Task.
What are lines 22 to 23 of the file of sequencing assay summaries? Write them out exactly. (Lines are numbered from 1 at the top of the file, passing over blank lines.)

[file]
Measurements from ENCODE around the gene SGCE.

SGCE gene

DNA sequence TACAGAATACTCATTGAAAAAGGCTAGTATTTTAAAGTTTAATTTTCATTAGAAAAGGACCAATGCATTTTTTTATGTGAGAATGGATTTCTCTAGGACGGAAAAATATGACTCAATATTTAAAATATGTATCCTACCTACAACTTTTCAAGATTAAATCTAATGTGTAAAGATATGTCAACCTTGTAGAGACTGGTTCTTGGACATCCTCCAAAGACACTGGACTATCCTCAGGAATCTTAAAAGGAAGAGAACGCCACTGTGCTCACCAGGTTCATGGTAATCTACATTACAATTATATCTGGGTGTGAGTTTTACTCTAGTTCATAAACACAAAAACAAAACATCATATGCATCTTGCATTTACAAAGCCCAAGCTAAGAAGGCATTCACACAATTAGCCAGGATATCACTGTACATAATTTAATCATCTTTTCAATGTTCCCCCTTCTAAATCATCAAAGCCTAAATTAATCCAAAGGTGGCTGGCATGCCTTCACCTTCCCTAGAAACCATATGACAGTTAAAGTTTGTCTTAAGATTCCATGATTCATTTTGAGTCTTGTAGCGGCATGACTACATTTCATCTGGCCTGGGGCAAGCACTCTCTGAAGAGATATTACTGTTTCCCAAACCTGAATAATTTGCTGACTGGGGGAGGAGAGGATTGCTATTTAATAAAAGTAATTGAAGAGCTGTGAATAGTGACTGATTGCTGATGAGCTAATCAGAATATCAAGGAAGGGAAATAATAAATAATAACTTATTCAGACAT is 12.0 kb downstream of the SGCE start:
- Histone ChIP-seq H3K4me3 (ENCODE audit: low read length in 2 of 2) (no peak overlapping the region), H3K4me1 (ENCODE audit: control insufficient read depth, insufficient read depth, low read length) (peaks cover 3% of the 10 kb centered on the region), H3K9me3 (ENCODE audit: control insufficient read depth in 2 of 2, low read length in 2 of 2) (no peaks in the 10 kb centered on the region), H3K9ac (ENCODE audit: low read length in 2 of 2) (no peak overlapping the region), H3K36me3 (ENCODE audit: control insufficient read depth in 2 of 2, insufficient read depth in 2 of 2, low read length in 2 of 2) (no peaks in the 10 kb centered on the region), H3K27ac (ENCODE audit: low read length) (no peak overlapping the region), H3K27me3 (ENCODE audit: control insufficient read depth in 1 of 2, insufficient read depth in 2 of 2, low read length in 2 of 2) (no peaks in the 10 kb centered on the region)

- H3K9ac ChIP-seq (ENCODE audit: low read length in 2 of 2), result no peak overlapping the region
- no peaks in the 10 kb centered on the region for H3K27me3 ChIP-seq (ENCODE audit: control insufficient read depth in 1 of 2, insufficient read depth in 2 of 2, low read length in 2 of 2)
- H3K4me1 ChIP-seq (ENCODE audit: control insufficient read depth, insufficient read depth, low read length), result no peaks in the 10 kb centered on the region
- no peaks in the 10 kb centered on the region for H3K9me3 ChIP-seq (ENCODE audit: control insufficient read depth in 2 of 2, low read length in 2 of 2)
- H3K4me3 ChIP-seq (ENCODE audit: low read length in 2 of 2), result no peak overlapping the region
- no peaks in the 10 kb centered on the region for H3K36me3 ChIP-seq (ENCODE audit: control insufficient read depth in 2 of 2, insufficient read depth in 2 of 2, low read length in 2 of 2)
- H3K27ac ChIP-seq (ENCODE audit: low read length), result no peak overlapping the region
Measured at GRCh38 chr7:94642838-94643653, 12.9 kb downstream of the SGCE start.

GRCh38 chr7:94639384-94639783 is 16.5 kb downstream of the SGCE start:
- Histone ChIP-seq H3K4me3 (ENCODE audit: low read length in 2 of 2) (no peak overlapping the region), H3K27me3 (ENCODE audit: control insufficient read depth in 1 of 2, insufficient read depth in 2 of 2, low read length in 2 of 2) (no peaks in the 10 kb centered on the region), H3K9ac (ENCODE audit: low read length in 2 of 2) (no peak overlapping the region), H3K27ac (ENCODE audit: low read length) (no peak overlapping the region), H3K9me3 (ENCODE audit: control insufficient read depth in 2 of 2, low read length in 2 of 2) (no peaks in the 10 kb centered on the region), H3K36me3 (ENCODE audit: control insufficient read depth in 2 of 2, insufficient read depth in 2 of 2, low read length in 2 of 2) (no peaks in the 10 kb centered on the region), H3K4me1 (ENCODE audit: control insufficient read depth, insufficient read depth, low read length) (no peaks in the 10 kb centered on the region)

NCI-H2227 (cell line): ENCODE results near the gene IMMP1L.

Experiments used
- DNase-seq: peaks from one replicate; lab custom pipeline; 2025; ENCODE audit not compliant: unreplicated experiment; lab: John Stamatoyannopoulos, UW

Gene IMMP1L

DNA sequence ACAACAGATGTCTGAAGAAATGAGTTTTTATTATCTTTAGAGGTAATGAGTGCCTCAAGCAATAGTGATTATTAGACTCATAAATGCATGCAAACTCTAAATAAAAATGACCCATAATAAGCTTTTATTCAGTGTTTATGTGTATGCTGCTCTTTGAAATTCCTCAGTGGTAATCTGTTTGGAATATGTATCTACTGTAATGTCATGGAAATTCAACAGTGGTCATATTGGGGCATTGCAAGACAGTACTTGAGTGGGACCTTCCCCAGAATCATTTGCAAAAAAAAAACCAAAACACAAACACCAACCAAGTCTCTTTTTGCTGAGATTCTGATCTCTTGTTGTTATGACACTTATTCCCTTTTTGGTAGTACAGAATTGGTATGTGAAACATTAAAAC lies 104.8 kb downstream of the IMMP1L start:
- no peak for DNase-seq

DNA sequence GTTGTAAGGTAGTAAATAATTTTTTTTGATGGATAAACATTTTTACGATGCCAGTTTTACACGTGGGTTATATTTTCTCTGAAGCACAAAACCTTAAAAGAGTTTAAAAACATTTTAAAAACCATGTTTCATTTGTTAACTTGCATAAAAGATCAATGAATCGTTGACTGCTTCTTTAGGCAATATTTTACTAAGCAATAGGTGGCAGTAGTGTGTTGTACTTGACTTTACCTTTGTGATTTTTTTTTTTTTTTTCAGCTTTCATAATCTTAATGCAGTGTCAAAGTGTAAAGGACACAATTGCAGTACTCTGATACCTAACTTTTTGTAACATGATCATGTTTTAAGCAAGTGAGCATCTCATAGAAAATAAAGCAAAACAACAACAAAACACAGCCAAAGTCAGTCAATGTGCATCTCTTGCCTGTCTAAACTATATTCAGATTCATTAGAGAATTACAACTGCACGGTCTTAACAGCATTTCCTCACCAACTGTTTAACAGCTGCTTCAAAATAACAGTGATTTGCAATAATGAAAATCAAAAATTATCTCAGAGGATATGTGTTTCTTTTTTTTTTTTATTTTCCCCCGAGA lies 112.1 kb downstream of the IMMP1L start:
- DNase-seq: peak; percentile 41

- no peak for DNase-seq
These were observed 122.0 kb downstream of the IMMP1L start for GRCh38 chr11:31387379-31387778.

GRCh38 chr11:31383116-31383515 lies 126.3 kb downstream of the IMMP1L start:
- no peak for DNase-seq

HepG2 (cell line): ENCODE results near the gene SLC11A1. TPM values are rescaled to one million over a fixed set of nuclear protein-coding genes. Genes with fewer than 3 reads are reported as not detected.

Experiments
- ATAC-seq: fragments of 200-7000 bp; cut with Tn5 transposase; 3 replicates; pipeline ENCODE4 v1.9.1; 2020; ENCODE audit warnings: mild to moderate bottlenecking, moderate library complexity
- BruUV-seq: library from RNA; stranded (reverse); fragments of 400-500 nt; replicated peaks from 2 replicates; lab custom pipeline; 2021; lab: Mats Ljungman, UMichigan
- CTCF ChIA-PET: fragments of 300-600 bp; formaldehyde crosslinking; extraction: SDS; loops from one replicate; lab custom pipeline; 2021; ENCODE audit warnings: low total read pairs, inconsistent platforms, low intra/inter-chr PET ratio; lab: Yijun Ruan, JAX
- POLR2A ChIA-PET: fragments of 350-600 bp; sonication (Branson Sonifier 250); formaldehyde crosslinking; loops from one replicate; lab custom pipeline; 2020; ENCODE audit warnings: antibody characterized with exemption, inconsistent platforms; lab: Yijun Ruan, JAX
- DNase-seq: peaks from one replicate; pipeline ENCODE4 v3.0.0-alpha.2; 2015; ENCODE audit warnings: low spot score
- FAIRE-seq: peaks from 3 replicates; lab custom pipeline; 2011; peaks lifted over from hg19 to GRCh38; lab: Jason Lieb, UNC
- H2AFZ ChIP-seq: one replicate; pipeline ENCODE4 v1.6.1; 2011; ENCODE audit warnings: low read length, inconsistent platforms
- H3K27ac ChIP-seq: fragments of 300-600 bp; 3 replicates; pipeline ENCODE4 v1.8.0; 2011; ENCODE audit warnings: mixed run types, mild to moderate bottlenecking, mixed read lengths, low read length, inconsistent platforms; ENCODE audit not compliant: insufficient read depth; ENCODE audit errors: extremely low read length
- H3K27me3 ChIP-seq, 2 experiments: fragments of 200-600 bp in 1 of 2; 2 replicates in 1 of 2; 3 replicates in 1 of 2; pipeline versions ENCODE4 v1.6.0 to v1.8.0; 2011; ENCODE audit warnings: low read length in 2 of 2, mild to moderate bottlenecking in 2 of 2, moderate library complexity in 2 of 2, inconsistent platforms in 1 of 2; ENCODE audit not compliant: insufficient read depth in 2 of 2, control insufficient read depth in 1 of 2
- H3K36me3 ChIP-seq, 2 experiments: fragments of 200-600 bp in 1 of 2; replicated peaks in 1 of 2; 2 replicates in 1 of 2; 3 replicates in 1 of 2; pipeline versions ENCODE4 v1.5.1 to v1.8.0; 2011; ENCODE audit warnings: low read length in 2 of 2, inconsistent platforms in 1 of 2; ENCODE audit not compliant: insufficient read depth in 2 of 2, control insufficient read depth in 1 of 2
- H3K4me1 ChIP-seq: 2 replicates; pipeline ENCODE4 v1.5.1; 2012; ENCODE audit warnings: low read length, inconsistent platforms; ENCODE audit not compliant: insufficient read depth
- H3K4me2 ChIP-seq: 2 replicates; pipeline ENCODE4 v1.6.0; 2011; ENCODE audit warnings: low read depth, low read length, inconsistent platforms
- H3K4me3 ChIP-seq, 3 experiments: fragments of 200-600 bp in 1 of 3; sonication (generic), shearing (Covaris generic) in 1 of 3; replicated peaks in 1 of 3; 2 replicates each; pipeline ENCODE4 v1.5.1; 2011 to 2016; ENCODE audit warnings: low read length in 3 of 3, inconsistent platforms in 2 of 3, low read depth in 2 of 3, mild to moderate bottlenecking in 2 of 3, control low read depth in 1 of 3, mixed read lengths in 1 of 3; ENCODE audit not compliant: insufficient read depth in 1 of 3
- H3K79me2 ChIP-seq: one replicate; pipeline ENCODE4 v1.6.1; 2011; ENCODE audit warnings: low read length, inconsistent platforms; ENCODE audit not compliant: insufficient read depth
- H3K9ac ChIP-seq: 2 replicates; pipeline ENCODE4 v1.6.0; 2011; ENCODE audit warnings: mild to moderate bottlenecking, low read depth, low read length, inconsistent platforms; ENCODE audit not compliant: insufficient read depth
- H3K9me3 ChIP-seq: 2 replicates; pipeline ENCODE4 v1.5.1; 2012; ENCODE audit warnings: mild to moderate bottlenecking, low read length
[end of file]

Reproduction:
- DNase-seq: peak; percentile 41

- no peak for DNase-seq